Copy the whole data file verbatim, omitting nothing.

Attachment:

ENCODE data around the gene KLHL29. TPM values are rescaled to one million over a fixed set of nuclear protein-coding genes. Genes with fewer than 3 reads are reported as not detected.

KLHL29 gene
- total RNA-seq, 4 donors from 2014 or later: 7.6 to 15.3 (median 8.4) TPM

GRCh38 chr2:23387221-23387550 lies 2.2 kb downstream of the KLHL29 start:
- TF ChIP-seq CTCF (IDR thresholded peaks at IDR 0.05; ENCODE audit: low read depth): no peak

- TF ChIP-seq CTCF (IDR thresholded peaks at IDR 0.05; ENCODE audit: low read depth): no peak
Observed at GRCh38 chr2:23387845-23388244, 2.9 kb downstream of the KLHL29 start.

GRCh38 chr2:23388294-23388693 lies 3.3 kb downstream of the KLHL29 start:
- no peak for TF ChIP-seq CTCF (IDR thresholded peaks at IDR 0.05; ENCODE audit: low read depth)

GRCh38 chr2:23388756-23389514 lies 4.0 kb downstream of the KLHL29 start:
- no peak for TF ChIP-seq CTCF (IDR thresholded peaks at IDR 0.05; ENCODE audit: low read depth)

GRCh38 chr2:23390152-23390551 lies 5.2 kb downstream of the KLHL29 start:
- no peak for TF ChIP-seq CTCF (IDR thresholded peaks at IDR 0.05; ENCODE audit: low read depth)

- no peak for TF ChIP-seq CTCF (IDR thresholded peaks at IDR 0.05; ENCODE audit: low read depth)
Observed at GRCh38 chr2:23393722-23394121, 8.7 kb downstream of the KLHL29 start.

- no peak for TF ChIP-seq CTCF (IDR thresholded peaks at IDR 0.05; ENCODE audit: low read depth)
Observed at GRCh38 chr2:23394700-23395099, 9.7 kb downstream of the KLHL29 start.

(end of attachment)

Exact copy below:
ENCODE data around the gene KLHL29. TPM values are rescaled to one million over a fixed set of nuclear protein-coding genes. Genes with fewer than 3 reads are reported as not detected.

KLHL29 gene
- total RNA-seq, 4 donors from 2014 or later: 7.6 to 15.3 (median 8.4) TPM

GRCh38 chr2:23387221-23387550 lies 2.2 kb downstream of the KLHL29 start:
- TF ChIP-seq CTCF (IDR thresholded peaks at IDR 0.05; ENCODE audit: low read depth): no peak

- TF ChIP-seq CTCF (IDR thresholded peaks at IDR 0.05; ENCODE audit: low read depth): no peak
Observed at GRCh38 chr2:23387845-23388244, 2.9 kb downstream of the KLHL29 start.

GRCh38 chr2:23388294-23388693 lies 3.3 kb downstream of the KLHL29 start:
- no peak for TF ChIP-seq CTCF (IDR thresholded peaks at IDR 0.05; ENCODE audit: low read depth)

GRCh38 chr2:23388756-23389514 lies 4.0 kb downstream of the KLHL29 start:
- no peak for TF ChIP-seq CTCF (IDR thresholded peaks at IDR 0.05; ENCODE audit: low read depth)

GRCh38 chr2:23390152-23390551 lies 5.2 kb downstream of the KLHL29 start:
- no peak for TF ChIP-seq CTCF (IDR thresholded peaks at IDR 0.05; ENCODE audit: low read depth)

- no peak for TF ChIP-seq CTCF (IDR thresholded peaks at IDR 0.05; ENCODE audit: low read depth)
Observed at GRCh38 chr2:23393722-23394121, 8.7 kb downstream of the KLHL29 start.

- no peak for TF ChIP-seq CTCF (IDR thresholded peaks at IDR 0.05; ENCODE audit: low read depth)
Observed at GRCh38 chr2:23394700-23395099, 9.7 kb downstream of the KLHL29 start.